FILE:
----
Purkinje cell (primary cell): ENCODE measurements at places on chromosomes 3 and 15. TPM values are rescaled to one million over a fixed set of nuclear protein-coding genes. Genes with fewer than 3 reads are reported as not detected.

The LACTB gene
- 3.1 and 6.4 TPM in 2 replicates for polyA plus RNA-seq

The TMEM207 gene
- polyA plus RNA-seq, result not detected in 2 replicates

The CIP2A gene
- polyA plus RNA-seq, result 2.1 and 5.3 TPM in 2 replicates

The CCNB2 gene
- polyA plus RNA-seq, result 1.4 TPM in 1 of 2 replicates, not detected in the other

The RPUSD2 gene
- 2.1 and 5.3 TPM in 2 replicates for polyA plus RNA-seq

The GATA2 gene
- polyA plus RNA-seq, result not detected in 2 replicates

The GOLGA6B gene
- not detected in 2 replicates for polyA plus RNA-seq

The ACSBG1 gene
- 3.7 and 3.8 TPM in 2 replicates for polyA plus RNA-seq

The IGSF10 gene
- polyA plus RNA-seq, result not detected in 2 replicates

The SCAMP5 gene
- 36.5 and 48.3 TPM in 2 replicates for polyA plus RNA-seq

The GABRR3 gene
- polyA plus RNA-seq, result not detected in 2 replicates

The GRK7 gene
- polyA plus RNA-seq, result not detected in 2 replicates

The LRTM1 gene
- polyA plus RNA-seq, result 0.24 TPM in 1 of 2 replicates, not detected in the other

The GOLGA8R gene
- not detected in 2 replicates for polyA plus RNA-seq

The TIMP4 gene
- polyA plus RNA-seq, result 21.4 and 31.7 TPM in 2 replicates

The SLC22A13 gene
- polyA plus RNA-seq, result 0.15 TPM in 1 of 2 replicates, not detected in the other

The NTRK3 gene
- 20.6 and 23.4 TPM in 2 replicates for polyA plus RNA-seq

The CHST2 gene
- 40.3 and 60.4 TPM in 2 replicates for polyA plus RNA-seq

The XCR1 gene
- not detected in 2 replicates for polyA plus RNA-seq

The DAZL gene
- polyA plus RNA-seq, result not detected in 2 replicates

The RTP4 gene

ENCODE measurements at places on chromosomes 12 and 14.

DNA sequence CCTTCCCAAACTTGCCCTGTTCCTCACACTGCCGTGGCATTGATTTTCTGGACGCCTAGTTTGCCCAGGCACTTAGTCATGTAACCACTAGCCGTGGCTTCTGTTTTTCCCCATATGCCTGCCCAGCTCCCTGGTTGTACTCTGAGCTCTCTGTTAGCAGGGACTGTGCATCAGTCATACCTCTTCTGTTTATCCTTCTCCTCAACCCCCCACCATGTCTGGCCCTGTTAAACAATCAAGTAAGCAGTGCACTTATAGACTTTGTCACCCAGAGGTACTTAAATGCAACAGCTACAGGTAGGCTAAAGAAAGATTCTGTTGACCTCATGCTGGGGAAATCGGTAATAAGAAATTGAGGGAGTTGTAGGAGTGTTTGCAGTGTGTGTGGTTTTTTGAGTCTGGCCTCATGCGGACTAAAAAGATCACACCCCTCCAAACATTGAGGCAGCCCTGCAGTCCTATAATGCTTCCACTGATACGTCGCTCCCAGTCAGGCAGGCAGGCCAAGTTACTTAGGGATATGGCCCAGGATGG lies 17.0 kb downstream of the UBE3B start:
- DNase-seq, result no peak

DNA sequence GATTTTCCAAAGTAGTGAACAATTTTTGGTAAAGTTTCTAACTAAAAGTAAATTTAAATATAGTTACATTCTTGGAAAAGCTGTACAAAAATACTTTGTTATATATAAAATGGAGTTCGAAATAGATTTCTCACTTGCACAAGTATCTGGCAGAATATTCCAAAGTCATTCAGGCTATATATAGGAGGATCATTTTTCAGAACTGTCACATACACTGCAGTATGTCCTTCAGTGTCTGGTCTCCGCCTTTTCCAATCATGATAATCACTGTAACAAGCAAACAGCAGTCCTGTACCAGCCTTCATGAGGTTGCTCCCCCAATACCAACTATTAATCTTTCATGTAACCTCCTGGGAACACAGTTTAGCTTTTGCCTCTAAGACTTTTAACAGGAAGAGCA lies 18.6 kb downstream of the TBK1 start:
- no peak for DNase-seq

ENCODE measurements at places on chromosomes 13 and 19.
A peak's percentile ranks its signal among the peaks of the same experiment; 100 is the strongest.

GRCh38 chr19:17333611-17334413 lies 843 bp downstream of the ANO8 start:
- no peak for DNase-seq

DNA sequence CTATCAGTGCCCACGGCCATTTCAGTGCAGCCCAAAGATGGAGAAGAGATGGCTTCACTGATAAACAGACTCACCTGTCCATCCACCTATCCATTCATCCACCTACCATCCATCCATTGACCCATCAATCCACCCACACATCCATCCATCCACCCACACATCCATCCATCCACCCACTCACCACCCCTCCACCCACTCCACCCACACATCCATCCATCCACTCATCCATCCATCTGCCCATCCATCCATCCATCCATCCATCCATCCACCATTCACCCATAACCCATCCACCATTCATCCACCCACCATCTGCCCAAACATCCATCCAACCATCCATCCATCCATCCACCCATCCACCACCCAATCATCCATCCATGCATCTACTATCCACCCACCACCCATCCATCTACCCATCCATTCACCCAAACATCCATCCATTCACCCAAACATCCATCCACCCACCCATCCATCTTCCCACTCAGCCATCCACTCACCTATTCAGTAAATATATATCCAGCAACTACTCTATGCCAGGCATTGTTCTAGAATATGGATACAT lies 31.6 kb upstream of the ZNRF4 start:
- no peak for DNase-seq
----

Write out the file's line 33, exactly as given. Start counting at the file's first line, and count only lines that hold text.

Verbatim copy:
- polyA plus RNA-seq, result 0.15 TPM in 1 of 2 replicates, not detected in the other